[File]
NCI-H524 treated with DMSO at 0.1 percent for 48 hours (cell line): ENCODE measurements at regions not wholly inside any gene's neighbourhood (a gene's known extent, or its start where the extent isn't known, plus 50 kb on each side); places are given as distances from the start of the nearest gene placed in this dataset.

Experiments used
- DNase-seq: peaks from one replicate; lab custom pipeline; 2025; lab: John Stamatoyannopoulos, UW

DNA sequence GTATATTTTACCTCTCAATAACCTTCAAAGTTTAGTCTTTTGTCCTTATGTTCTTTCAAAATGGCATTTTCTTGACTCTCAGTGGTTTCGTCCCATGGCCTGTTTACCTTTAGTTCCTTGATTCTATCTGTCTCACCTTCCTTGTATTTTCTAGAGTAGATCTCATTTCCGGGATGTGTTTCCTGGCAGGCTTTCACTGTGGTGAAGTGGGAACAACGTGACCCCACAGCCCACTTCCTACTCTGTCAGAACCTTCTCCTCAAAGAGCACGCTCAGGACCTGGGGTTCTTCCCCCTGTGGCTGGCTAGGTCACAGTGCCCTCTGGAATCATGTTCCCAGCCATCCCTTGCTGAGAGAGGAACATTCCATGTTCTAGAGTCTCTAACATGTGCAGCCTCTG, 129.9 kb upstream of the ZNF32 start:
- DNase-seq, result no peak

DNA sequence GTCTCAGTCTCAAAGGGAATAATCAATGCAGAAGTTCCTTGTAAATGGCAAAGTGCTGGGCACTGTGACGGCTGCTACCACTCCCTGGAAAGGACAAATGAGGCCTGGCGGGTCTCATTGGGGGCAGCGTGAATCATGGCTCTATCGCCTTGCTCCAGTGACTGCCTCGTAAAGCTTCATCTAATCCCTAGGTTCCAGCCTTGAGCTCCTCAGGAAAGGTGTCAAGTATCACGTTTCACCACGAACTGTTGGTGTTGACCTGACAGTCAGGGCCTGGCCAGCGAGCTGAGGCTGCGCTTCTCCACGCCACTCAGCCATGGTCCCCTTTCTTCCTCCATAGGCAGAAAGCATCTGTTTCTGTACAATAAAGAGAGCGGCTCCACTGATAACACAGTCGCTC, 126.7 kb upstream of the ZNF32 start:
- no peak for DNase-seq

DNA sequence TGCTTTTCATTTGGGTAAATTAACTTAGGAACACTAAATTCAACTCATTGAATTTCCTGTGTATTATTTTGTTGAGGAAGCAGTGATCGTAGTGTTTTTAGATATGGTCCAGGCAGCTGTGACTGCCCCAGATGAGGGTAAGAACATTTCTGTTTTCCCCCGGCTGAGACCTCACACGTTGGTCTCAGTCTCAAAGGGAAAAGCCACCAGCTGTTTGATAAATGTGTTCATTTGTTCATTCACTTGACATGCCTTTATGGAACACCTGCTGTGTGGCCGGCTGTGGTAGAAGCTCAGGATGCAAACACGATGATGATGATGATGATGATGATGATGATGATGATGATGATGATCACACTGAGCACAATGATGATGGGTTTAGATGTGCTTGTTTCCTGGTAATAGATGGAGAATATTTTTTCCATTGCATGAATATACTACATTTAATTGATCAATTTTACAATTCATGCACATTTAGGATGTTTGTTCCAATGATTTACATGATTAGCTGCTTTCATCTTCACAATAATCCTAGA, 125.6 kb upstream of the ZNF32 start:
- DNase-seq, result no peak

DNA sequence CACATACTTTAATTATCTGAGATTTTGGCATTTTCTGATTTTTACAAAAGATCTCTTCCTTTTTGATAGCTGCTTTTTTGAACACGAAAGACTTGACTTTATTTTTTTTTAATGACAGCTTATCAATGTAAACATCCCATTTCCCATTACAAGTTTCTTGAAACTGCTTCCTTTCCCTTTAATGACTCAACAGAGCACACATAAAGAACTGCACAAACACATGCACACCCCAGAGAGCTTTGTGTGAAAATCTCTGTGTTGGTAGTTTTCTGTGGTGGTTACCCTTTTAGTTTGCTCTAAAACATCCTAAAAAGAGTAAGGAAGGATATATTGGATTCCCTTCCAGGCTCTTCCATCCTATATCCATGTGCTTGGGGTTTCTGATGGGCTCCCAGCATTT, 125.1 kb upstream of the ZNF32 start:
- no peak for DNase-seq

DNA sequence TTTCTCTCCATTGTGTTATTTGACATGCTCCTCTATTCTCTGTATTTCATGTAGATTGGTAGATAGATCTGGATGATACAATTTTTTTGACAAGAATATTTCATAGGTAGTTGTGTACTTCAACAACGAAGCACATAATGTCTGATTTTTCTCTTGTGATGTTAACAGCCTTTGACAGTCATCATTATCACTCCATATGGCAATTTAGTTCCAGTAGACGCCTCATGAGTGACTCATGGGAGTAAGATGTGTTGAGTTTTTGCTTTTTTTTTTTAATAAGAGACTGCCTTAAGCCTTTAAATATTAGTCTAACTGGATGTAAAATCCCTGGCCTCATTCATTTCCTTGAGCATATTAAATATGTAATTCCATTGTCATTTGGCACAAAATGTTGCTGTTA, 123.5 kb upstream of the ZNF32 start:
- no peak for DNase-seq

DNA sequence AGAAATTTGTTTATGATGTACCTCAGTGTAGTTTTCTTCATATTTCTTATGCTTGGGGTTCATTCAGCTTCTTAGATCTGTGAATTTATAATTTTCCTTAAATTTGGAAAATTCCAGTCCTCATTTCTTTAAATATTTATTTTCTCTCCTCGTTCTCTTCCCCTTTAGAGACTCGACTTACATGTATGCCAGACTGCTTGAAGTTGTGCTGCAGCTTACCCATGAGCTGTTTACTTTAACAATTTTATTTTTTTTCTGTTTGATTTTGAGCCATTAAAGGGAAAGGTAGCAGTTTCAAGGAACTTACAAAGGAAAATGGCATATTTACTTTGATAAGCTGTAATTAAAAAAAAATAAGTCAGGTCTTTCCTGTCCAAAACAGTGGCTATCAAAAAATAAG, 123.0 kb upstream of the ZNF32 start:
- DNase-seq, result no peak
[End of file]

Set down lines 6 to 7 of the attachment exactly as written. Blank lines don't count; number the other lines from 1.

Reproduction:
DNA sequence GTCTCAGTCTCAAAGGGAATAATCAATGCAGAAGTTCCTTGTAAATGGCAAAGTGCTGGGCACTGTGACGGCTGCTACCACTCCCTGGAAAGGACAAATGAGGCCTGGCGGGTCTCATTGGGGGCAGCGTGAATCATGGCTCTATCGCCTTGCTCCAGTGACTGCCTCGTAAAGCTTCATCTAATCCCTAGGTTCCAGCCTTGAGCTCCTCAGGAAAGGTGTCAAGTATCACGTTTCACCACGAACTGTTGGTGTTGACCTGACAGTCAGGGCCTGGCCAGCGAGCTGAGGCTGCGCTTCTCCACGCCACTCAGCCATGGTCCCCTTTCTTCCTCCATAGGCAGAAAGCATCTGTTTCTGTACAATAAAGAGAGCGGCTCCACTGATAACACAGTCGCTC, 126.7 kb upstream of the ZNF32 start:
- no peak for DNase-seq